This is a second excerpt from Evidence Considered: A Response to Evidence for God (available here)
Evidence for God is a book edited by William Dembski and Michael Licona that presents fifty arguments for faith from the Bible, history, philosophy, and science. In this excerpt, I respond to the twenty-first chapter by Richard Spencer entitled: “Intelligent, Optimal, and Divine Design.” This is one of the chapters in the science section of the book. The endnotes have been removed.
Richard Spencer attended the Nature of Nature Conference at Baylor University in 2000 in which he heard speakers talk about intelligent design as though it were synonymous with optimal design. He believed this to be wrong and made a comment to that effect. He then crafted this comment into an essay, which the editors included in Evidence for God.
Spencer saw a challenge in the incompatibility of divine design and the apparent lack of optimization in nature. He, therefore, created a narrative to explain it. To me, it is clear that his hypothesis exists to explain why God’s design is indistinguishable from what we would see if there were no God. In other words, Spencer is plugging a hole that only exists if you assume God’s existence. Without evidence for God, his discussion has no foundation or even any meaning.
Spencer starts with the following: “If something has been intelligently designed, people often expect to see structures that are perfectly crafted to perform their individual tasks in the most elegant and efficient way possible (e.g., with no extra components). This expectation is incorrect not only for human design but also for divine design.” Spencer attributes imperfect divine design to “the use of secondary agents (including physical laws), the reuse of common design elements, the adaptive nature of biological organisms, and the fact that we don’t fully know the purposes of the Creator.”
It is unclear to me how anyone can know so much about divine design. What possible vantage point could we have that would allow us to assess divine design in this way? Nonetheless, I will go through Spencer’s four reasons for imperfect divine design: Secondary agents; reuse of common design elements; adaptive systems; and unknown purposes. The divine reuse hypothesis is particularly interesting because there is a scientific prediction involved that is testable as we shall see.
Spencer observes: “In human design, we frequently have to do things in ways that are suboptimal simply because the complexity and magnitude of the overall task preclude spending time and attention on each detail that would be required to execute an optimal design … This limitation does not, of course, affect divine design.”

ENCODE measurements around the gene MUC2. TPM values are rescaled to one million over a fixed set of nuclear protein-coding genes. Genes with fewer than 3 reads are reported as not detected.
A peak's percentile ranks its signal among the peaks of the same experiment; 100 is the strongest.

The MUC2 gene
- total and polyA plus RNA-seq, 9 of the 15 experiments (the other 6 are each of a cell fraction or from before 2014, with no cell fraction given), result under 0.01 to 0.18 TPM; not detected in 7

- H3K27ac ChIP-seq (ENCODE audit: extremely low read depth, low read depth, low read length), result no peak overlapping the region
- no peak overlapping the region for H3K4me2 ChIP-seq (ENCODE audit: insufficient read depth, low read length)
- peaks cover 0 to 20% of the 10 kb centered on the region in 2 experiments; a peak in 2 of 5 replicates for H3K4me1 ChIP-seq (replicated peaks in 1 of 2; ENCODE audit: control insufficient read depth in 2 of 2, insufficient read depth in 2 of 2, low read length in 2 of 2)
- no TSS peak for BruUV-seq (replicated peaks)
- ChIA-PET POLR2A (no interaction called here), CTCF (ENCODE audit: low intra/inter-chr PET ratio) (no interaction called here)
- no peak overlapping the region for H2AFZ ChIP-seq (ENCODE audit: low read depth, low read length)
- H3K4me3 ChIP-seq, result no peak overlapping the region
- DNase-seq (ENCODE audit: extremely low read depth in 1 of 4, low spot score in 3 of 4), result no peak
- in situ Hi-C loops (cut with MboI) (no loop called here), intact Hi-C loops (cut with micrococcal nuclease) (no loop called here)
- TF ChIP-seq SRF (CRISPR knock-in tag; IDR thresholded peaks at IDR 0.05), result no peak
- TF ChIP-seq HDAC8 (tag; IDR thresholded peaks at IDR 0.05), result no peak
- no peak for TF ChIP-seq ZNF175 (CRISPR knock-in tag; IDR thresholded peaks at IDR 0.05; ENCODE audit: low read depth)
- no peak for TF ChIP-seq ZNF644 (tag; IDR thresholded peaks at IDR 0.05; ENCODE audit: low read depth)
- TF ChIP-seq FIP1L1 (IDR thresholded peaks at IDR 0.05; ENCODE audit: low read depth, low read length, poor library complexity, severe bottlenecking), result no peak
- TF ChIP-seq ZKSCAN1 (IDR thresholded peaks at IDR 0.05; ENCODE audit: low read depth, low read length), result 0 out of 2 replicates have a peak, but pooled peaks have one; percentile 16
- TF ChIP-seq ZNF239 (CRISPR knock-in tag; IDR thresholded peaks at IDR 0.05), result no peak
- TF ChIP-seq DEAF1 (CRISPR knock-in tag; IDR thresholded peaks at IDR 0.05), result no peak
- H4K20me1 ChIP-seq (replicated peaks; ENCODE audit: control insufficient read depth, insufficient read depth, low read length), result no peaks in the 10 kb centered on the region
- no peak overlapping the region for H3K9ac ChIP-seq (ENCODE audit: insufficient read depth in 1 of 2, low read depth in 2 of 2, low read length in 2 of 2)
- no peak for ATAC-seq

“Nonetheless, a similar limitation does affect divine design. It arises whenever design employs secondary agents.” Spencer then gives an example of designing a microprocessor with a computer-aided design (CAD) tool, which he then notes might be a better design in many senses, undermining his point a little.
In any event, he continues:
In the same way, but for different reasons, God usually makes use of secondary agents to accomplish his work. Such secondary agents include physical laws since these laws do, at least sometimes, define or help to define structures in nature. For example, there are physical laws and properties of matter that determine the physical structure of certain objects, and once the laws and properties are in place, God does not need to individually create each atom, cell, or higher-level object. Having created physical laws, God is constrained by them unless he specifically chooses to suspend them. As a logical possibility, God is, of course, free to suspend the physical laws he has instituted. Yet I don’t know a single unequivocal example in which he has done so. This is not to deny miracles. I am simply saying that I don’t know of any examples of miraculous structures in nature, and that includes biological structures.
He does not specify what “secondary agents” God uses apart from physical laws. I certainly cannot think of any. So what is Spencer claiming? His vagueness here means there are multiple possible scenarios, but none that I can see help his cause. Is he saying that the world looks as though it were created through natural causes because God chose to do it that way? In this case, he is left positing an explanation for why God made it look like He does not exist. If all we need is one positive demonstration of God’s existence, why is Spencer focusing on this area which seems devoid of God’s influence, even if it was because God used “secondary agents”? And observe the statement “God usually makes use of secondary agents.” Are we to suppose that Spencer has witnessed God in multiple universes with a variety of creation styles, and from his observations, this is “usually” how God does it? Apparently not, because Spencer then says he has never seen any unequivocal case of God intervening in nature at all. To the apologist, this may indicate that God chose to use a secondary agent. To the scientist, God is an unnecessary assumption in this scenario. This does not disprove God’s existence, but it certainly does not prove it either. The ball remains firmly in the theist’s court.